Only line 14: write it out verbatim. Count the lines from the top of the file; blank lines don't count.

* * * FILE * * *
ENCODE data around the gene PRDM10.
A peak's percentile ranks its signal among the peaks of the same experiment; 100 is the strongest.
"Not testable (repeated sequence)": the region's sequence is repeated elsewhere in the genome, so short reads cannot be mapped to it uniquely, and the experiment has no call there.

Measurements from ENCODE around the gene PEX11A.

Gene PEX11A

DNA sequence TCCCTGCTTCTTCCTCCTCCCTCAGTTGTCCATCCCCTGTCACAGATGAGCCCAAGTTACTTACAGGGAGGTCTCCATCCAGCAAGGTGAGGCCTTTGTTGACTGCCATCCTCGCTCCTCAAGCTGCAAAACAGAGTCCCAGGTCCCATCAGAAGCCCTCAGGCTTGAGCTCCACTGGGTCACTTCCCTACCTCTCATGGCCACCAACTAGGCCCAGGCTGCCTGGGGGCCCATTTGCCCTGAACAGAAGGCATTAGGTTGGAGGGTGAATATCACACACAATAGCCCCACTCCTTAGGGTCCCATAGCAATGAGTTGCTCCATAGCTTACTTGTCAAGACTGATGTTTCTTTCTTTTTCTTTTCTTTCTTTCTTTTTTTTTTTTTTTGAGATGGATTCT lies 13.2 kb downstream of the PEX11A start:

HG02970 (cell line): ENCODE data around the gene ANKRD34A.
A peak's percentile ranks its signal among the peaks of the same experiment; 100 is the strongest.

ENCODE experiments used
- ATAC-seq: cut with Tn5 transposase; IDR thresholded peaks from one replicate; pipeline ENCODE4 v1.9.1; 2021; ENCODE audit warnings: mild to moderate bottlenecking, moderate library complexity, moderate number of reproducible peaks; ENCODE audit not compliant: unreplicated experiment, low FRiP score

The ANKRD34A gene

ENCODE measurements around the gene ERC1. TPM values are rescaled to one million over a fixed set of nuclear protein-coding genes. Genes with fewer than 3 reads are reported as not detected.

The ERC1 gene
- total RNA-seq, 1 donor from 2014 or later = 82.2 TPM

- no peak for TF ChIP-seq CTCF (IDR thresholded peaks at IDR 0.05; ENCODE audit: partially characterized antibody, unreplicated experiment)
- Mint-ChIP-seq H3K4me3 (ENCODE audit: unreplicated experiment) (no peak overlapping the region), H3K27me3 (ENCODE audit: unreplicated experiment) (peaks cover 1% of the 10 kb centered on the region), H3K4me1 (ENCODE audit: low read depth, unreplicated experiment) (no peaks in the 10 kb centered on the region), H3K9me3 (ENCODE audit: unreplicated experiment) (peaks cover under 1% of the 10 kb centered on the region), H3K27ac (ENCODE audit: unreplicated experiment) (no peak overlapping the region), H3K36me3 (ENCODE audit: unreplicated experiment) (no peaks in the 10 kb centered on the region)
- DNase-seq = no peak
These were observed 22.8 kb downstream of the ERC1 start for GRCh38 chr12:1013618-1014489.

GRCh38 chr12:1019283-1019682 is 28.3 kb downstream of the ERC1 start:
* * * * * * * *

- total RNA-seq, 1 donor from 2014 or later = 82.2 TPM